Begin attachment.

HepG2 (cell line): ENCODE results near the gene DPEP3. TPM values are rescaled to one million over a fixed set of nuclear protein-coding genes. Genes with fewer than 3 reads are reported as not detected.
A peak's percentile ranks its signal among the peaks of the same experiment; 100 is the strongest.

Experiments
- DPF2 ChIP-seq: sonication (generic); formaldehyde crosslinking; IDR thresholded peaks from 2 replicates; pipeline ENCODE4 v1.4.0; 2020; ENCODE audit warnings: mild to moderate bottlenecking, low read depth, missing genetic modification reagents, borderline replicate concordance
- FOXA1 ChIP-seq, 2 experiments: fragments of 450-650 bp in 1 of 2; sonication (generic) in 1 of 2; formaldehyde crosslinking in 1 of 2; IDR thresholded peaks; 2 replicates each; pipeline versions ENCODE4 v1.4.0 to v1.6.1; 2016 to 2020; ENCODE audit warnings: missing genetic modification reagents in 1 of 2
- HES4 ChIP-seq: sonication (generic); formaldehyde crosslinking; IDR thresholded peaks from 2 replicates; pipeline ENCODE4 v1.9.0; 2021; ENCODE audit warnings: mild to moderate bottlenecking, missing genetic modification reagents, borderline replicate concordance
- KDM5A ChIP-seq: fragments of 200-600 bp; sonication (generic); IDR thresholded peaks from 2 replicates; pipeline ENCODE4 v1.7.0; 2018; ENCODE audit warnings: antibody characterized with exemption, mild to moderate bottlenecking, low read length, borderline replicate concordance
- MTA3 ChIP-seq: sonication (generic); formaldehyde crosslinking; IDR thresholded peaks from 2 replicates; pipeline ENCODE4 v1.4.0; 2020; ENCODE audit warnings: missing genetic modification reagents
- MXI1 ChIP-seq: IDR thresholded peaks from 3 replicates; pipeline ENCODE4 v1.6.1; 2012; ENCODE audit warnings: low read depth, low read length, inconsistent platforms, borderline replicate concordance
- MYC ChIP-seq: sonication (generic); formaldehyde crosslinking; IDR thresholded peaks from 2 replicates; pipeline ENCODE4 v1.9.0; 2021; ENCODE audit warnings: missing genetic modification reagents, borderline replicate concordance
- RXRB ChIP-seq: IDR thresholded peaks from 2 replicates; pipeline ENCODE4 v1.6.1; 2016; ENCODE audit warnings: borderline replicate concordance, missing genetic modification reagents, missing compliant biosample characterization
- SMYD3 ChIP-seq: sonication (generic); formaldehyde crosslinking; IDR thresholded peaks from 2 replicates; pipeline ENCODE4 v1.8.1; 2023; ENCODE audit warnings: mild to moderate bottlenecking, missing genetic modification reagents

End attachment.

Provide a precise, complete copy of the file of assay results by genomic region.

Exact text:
HepG2 (cell line): ENCODE results near the gene DPEP3. TPM values are rescaled to one million over a fixed set of nuclear protein-coding genes. Genes with fewer than 3 reads are reported as not detected.
A peak's percentile ranks its signal among the peaks of the same experiment; 100 is the strongest.

Experiments
- DPF2 ChIP-seq: sonication (generic); formaldehyde crosslinking; IDR thresholded peaks from 2 replicates; pipeline ENCODE4 v1.4.0; 2020; ENCODE audit warnings: mild to moderate bottlenecking, low read depth, missing genetic modification reagents, borderline replicate concordance
- FOXA1 ChIP-seq, 2 experiments: fragments of 450-650 bp in 1 of 2; sonication (generic) in 1 of 2; formaldehyde crosslinking in 1 of 2; IDR thresholded peaks; 2 replicates each; pipeline versions ENCODE4 v1.4.0 to v1.6.1; 2016 to 2020; ENCODE audit warnings: missing genetic modification reagents in 1 of 2
- HES4 ChIP-seq: sonication (generic); formaldehyde crosslinking; IDR thresholded peaks from 2 replicates; pipeline ENCODE4 v1.9.0; 2021; ENCODE audit warnings: mild to moderate bottlenecking, missing genetic modification reagents, borderline replicate concordance
- KDM5A ChIP-seq: fragments of 200-600 bp; sonication (generic); IDR thresholded peaks from 2 replicates; pipeline ENCODE4 v1.7.0; 2018; ENCODE audit warnings: antibody characterized with exemption, mild to moderate bottlenecking, low read length, borderline replicate concordance
- MTA3 ChIP-seq: sonication (generic); formaldehyde crosslinking; IDR thresholded peaks from 2 replicates; pipeline ENCODE4 v1.4.0; 2020; ENCODE audit warnings: missing genetic modification reagents
- MXI1 ChIP-seq: IDR thresholded peaks from 3 replicates; pipeline ENCODE4 v1.6.1; 2012; ENCODE audit warnings: low read depth, low read length, inconsistent platforms, borderline replicate concordance
- MYC ChIP-seq: sonication (generic); formaldehyde crosslinking; IDR thresholded peaks from 2 replicates; pipeline ENCODE4 v1.9.0; 2021; ENCODE audit warnings: missing genetic modification reagents, borderline replicate concordance
- RXRB ChIP-seq: IDR thresholded peaks from 2 replicates; pipeline ENCODE4 v1.6.1; 2016; ENCODE audit warnings: borderline replicate concordance, missing genetic modification reagents, missing compliant biosample characterization
- SMYD3 ChIP-seq: sonication (generic); formaldehyde crosslinking; IDR thresholded peaks from 2 replicates; pipeline ENCODE4 v1.8.1; 2023; ENCODE audit warnings: mild to moderate bottlenecking, missing genetic modification reagents